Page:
Woopra also has an attractive web dashboard featuring many of the standard analytics reports.

It’s a great way to instantly view what’s happening on your site.

One interesting feature in Woopra include the ability to track blog authors, categories, comments and search via its WordPress plugin which also allows you to ignore administrators.

It also has customer tagging, a retention report (good to see if your content remains popular with visitors) and the creation of custom events to track. Another of Woopra’s strengths is its filtering capabilities which you can use to refine almost any aspect of web metrics you want to track.

Interstingly, Woopra includes a live chat feature which you can use to talk to your customers the moment they pop up on your site.



The headline on the KISSMetrics home page reads “Google Analytics Tells You What Happened, KISSmetrics Tells You Who Did It.”

KISSMetrics is focused on web analytics at the individual level, with the “Customer Lifetime Value” metric being a centerpiece of their analytics reporting.  With KISSMetrics you are able to go back and look at an individual’s interaction history.

KISSMetrics has solutions for SaaS, mobile apps, ecommerce platforms and more.

It offers funnel reports, detailed visitor actions and easy ways to segment your visitors and track the user life cycle (which is something you can’t get from other tools). Pricing starts at $49 per month for basic plans, with advanced plans starting at $499 per month.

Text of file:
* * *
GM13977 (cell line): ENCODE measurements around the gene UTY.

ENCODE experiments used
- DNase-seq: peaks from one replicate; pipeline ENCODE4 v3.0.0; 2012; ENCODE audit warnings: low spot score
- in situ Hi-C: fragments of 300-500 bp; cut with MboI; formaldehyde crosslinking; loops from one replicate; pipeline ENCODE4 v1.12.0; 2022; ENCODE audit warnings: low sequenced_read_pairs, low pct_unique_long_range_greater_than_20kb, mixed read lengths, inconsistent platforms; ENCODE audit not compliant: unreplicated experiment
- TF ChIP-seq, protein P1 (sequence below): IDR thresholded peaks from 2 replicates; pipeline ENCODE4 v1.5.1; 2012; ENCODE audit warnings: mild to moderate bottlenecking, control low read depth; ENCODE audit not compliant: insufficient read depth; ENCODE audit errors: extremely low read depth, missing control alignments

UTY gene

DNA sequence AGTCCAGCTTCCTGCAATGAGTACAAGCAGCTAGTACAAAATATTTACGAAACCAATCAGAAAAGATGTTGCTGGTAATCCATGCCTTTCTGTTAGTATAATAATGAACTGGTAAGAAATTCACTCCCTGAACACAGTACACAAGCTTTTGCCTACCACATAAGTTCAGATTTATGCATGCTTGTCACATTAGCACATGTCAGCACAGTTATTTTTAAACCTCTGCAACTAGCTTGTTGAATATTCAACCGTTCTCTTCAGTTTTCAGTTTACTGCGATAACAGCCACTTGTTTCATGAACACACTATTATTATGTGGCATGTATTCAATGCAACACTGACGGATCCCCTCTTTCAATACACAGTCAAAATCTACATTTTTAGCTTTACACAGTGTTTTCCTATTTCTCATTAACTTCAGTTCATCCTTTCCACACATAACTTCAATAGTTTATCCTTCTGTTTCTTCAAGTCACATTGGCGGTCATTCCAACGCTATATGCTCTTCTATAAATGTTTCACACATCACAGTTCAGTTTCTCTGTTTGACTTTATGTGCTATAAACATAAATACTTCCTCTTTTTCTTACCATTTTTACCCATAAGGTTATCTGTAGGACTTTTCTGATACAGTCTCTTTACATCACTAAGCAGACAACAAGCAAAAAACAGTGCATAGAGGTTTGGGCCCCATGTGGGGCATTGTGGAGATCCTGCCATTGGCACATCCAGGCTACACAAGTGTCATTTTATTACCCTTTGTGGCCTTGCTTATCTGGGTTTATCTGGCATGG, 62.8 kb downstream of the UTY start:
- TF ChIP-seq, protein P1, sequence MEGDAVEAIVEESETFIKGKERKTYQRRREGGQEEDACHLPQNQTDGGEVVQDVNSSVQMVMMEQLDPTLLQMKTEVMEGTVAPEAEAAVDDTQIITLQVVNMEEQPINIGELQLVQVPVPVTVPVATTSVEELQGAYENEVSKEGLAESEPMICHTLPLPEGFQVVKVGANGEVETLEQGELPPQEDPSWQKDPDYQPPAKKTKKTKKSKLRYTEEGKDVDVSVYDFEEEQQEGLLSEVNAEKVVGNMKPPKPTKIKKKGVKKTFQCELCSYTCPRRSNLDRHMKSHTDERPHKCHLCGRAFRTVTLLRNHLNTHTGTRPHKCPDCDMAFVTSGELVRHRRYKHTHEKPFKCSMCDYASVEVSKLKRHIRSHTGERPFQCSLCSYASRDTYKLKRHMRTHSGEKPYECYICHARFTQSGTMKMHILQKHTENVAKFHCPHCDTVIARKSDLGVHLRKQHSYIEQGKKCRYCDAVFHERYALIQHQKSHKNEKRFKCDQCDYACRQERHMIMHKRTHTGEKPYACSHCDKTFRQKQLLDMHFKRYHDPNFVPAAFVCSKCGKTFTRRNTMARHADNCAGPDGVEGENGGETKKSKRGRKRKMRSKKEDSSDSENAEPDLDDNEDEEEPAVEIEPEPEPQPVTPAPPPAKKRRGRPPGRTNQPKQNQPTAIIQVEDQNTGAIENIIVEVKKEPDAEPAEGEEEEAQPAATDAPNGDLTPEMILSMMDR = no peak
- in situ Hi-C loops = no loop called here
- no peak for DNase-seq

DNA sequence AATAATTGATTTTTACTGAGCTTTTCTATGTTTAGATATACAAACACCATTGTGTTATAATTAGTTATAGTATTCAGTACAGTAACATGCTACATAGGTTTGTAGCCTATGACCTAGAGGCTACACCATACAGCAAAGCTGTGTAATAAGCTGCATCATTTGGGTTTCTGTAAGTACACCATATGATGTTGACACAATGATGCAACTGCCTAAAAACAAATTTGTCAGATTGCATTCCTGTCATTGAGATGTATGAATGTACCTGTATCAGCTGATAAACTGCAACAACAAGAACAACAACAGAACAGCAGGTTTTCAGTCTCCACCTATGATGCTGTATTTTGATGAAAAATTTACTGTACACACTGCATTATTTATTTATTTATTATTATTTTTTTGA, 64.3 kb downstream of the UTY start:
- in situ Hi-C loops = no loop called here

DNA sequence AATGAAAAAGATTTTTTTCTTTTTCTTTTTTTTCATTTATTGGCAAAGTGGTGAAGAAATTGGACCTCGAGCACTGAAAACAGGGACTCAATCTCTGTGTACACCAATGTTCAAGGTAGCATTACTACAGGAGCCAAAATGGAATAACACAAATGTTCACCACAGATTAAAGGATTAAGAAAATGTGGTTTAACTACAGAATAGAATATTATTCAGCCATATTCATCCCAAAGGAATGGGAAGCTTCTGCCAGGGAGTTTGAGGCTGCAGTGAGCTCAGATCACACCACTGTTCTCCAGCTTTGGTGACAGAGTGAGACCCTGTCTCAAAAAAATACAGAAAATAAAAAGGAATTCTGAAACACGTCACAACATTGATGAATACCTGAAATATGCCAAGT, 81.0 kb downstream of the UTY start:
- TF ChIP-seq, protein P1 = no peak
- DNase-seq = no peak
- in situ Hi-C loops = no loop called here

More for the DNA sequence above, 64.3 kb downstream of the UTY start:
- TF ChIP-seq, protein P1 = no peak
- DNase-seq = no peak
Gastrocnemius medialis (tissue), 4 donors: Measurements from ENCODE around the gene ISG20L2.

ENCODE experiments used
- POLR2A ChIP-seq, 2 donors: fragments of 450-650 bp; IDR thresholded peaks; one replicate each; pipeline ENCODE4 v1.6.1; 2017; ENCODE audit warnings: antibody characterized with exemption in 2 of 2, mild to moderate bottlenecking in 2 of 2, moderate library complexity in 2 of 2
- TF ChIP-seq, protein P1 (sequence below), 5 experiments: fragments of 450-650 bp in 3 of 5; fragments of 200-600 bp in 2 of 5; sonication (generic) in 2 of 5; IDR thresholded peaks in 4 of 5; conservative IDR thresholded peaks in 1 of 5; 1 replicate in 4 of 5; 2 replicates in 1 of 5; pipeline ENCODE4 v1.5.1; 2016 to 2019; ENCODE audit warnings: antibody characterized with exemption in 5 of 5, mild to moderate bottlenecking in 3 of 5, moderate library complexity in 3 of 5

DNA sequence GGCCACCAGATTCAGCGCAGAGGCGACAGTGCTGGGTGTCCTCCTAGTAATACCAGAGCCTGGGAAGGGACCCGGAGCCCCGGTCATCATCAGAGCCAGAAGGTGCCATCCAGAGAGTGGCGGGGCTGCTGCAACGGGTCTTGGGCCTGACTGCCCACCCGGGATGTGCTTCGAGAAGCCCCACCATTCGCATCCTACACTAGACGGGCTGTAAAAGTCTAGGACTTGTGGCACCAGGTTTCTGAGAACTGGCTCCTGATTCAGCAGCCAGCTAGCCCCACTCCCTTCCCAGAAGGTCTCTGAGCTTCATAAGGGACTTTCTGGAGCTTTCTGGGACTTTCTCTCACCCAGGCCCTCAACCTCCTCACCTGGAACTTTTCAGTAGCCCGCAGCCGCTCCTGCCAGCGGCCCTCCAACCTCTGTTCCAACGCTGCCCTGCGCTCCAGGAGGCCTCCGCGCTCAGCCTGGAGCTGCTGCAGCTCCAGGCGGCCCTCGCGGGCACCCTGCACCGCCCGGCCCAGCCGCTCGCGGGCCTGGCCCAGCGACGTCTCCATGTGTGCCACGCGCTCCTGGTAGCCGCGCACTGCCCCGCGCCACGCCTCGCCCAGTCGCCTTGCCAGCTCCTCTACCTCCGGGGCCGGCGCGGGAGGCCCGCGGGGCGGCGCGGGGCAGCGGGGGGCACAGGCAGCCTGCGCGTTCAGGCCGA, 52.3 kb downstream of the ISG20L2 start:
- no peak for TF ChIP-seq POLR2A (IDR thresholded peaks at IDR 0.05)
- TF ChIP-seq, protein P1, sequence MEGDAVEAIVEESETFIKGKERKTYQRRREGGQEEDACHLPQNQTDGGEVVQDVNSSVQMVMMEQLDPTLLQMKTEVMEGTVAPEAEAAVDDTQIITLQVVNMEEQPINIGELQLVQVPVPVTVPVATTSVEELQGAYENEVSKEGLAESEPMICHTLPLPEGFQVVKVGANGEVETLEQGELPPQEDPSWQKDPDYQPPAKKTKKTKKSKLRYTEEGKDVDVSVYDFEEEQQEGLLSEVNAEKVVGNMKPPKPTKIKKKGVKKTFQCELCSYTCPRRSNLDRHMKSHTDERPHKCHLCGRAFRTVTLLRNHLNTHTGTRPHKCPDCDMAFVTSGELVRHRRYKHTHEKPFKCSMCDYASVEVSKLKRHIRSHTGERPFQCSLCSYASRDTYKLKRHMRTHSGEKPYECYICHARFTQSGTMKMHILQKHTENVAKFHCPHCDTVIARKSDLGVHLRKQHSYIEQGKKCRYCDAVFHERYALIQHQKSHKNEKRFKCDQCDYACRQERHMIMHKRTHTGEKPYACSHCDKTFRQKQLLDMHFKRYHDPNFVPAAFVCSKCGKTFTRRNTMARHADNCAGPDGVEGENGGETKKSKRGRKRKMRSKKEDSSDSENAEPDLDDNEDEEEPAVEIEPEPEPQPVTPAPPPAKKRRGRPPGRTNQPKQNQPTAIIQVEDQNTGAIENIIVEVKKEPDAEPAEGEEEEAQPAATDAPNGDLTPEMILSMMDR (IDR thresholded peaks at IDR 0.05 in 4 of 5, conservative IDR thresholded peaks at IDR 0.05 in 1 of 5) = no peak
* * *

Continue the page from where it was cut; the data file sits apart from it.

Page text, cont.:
Crazy Egg

Finally, there is Crazy Egg. Crazy Egg tracks clicks to improve the User Experience and/or conversion rates on your web pages.

Crazy Egg is superior to the Google Analytics Overlay Report for a number of reasons.

First, Crazy Egg allows you to view clicks as a heat map, confetti map or overlay report or in a list view (which is exportable.)  Google Analytics only has an Overlay report.

The confetti map allows segmentation by referral source, keyword, country, time of day, etc.

Second, Google Analytics tracks all clicks to the same URL together.  In other words, if you have three links to the same page, the Google Analytics Overlay Report doesn’t differentiate between the three.  Crazy Egg does.

Lastly, Crazy Egg provides a scroll map report that shows your visitors scrolling behavior on the page.

Plans range from $9 to $99 per month.

Other Alternatives to Google Analytics

In addition to the services listed above, there are plenty of other analytics packages you can try. Here are some of them: